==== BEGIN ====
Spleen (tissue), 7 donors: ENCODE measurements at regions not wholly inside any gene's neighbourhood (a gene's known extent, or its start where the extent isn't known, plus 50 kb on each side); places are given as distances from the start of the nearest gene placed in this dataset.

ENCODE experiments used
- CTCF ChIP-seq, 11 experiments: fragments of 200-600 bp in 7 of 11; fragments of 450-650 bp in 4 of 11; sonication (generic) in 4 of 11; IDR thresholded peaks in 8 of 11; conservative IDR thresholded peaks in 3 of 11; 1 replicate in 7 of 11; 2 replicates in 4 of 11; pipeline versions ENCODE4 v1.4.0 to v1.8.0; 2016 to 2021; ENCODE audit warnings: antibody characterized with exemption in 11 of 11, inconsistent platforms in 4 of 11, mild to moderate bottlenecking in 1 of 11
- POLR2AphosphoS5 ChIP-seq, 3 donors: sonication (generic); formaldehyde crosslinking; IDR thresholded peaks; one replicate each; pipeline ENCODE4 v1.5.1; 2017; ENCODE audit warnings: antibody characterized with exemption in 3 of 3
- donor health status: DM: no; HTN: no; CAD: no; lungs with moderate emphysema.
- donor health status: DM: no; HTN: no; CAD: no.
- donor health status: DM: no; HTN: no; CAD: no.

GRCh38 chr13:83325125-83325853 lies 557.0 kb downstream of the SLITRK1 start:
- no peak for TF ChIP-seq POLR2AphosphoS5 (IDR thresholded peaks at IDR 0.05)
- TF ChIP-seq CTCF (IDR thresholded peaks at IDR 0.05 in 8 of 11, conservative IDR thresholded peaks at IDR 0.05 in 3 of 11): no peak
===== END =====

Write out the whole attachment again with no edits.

Spleen (tissue), 7 donors: ENCODE measurements at regions not wholly inside any gene's neighbourhood (a gene's known extent, or its start where the extent isn't known, plus 50 kb on each side); places are given as distances from the start of the nearest gene placed in this dataset.

ENCODE experiments used
- CTCF ChIP-seq, 11 experiments: fragments of 200-600 bp in 7 of 11; fragments of 450-650 bp in 4 of 11; sonication (generic) in 4 of 11; IDR thresholded peaks in 8 of 11; conservative IDR thresholded peaks in 3 of 11; 1 replicate in 7 of 11; 2 replicates in 4 of 11; pipeline versions ENCODE4 v1.4.0 to v1.8.0; 2016 to 2021; ENCODE audit warnings: antibody characterized with exemption in 11 of 11, inconsistent platforms in 4 of 11, mild to moderate bottlenecking in 1 of 11
- POLR2AphosphoS5 ChIP-seq, 3 donors: sonication (generic); formaldehyde crosslinking; IDR thresholded peaks; one replicate each; pipeline ENCODE4 v1.5.1; 2017; ENCODE audit warnings: antibody characterized with exemption in 3 of 3
- donor health status: DM: no; HTN: no; CAD: no; lungs with moderate emphysema.
- donor health status: DM: no; HTN: no; CAD: no.
- donor health status: DM: no; HTN: no; CAD: no.

GRCh38 chr13:83325125-83325853 lies 557.0 kb downstream of the SLITRK1 start:
- no peak for TF ChIP-seq POLR2AphosphoS5 (IDR thresholded peaks at IDR 0.05)
- TF ChIP-seq CTCF (IDR thresholded peaks at IDR 0.05 in 8 of 11, conservative IDR thresholded peaks at IDR 0.05 in 3 of 11): no peak